Minnesotans stayed among the nation’s top earners last year, with wage growth that outpaced inflation.
New annual data that the U.S. Census Bureau released Thursday more broadly depicted a state that is wealthier and pays more equitably than most.
But the bureau’s American Community Survey also showed that Minnesota is starting to feel more effects from the accelerating retirement of baby boomers, which has caused stagnation in the state’s workforce for two years. And the flow of immigrants remained lower than it was in the middle of the decade, another constraint on the state’s job base.
“We need it to be going in the other direction from a workforce perspective,” said state demographer Susan Brower as she examined the voluminous release.
The size of the state’s workforce has held steady at just under 3 million for about a year, and the pace of job growth has slowed to around 10,000 a year, down from 50,000 annually at the start of this decade.
The new Census Bureau data, produced from a survey of more than 2 million households, provides the nation’s most regular look at state-level income and population trends. It’s also an annual check on income inequality, a condition that shapes broader growth and consumption.
Even so, the survey concentrates on just one of the forces that shapes how people perceive economic health and doesn’t look at costs.
Nationally, an index that measures inequality grew, or worsened, from 0.482 in 2017 to 0.485 last year. The index is a scale of 0 to 1, with a score of “0” indicating perfect equality, and a score of 1 indicating perfect inequality, where one household has all the income.
In Minnesota, this index worsened from 0.452 in 2017 to 0.454 last year. But that was still more equitable than all but 14 other states.
The median amount Minnesota workers earned rose 2.5%, adjusted for inflation, to $39,100 in 2018, ranking the state 11th. For the nation as a whole, median individual earnings rose 2.9% to $35,300.
Household income, which accounts for other sources of income besides wages, grew at a slower rate in 2018 than in recent years both statewide and nationally.
That’s a reflection of changes in the sizes of households and in amounts of nonwage income.
For instance, stock investments experienced small gains last year. Meanwhile, the ongoing upswing in the economic cycle, which passed the 10-year mark in July, has likely pushed more people out of multiperson households into apartments and homes of their own.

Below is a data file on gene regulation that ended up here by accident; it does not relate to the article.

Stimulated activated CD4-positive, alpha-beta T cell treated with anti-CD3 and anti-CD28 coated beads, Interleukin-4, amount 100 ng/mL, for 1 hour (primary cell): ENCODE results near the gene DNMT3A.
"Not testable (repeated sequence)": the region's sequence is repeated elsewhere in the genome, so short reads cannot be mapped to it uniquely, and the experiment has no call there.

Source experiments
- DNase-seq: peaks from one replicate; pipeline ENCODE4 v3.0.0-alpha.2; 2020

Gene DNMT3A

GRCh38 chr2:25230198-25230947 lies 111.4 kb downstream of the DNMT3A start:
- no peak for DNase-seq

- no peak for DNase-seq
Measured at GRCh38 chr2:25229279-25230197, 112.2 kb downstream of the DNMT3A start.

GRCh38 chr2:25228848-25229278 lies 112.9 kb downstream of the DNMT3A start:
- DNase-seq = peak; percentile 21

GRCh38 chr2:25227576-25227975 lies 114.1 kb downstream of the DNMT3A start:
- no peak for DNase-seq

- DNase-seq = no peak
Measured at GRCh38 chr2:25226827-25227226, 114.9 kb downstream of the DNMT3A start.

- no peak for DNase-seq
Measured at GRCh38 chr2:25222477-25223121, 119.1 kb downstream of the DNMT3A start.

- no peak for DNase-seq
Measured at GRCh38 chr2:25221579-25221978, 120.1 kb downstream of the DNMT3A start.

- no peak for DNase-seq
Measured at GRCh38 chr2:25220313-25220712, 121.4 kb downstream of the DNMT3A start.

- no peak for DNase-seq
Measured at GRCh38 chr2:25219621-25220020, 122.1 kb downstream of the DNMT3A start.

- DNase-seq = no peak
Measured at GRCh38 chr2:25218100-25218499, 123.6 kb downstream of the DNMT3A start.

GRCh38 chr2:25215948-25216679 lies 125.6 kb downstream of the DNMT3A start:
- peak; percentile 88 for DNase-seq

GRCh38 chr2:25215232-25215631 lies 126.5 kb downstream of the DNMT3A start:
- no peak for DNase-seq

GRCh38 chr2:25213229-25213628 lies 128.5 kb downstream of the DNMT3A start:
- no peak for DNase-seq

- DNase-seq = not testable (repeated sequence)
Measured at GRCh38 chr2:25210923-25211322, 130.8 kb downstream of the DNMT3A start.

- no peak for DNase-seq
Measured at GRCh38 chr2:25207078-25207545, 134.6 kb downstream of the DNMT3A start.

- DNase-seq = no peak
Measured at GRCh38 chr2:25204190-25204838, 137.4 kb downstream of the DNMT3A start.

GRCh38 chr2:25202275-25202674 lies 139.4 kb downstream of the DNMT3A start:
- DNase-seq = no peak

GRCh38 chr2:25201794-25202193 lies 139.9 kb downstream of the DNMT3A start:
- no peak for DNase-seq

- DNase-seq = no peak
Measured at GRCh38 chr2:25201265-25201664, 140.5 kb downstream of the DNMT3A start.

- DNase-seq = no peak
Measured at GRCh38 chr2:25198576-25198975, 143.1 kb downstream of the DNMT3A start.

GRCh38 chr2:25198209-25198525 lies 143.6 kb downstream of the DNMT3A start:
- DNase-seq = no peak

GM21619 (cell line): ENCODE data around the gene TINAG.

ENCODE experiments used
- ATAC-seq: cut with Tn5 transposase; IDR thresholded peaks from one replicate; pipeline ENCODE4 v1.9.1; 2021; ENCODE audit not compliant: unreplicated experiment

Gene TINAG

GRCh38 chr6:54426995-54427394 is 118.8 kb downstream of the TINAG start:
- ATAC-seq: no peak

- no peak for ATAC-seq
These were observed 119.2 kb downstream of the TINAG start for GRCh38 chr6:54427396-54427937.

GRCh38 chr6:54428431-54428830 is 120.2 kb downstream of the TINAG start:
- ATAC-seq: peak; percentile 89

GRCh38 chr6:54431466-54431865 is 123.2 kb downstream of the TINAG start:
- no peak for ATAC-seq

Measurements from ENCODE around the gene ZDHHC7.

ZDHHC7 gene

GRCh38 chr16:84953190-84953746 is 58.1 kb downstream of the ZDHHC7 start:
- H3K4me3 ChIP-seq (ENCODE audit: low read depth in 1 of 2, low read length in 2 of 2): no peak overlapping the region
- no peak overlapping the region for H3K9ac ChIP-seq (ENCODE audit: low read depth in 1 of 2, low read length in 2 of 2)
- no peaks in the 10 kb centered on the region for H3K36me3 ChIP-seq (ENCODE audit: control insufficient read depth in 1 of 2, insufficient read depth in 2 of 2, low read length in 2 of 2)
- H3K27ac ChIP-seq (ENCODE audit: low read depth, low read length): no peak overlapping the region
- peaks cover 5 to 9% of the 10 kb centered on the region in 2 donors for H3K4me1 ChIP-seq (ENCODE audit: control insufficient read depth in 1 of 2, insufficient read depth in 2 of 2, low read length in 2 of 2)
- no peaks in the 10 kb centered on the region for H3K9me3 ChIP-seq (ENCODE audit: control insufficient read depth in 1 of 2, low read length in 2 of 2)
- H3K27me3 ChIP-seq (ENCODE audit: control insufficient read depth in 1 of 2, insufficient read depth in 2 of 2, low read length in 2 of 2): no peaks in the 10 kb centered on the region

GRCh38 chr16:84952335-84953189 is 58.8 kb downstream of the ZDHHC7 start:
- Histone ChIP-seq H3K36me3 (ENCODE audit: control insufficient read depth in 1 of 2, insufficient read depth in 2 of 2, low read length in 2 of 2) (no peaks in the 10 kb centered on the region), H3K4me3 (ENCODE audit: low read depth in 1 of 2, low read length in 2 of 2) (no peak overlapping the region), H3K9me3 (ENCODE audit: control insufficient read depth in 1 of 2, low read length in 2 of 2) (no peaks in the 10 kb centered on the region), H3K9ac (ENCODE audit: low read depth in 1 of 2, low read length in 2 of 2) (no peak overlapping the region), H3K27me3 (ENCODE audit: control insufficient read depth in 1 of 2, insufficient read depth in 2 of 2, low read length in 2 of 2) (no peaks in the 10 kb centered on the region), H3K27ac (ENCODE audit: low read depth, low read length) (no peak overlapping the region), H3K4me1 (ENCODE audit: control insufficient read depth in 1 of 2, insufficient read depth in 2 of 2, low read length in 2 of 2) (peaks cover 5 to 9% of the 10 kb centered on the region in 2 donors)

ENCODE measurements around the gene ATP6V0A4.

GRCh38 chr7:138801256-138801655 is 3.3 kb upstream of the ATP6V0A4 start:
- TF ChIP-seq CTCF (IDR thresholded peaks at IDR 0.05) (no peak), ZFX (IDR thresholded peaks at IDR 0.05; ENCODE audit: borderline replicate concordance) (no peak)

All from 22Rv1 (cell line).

“That makes for smaller households,” Brower said. “There’s all kinds of dynamics around household formation.”
Minnesota’s median household income, adjusted for inflation, rose 0.9% to $70,315 last year. Nationally, median household income was up 0.7% to $61,937.
The state ranked 15th in household income last year, highest of any state in the Midwest and third-highest of any noncoastal state after Colorado and Utah.
The slower pace of growth affected all racial and ethnic groups in the state, but it was especially pronounced among white non-Hispanic households.
That group is particularly dominant among the baby boomers who are heading into retirement, where income drops off quickly.
Even so, the new data also shows that the share of people ages 65 and older has been creeping up in recent years. It was at 19% in 2018, up from 17% five years earlier, and above the national rate of 18%.
The percentage of working women in Minnesota, already one of the highest rates in the U.S., rose even more in that time with 86% of women ages 25 to 44 in the labor force compared to 78% nationally.
Income inequality in Minnesota is flat and has been essentially unchanged most of the decade, even as the political discussion about the issue and media attention has grown.
Of the Democratic candidates running for president, Sens. Bernie Sanders and Elizabeth Warren propose a tax on the wealthiest Americans to reduce wealth disparities.
In the latest data, Puerto Rico, the District of Columbia and New York state ranked at the top in income inequality, while Utah, Alaska and Iowa ranked as the most equitable.
A big factor in the increase in inequality has to do with two large population groups on either end of the economic spectrum, according to Sean Snaith, an economist at the University of Central Florida.
On one side, at the peak of their earnings, are baby boomers who are nearing retirement, if they haven’t already retired. On the other side are millennials and Gen Zers, who are in the early stages of their work life and have lower salaries, Snaith said.
“I would say probably the biggest factor is demographics,” he said. “A wealth tax isn’t going to fix demographics.”
The Associated Press contributed to this report.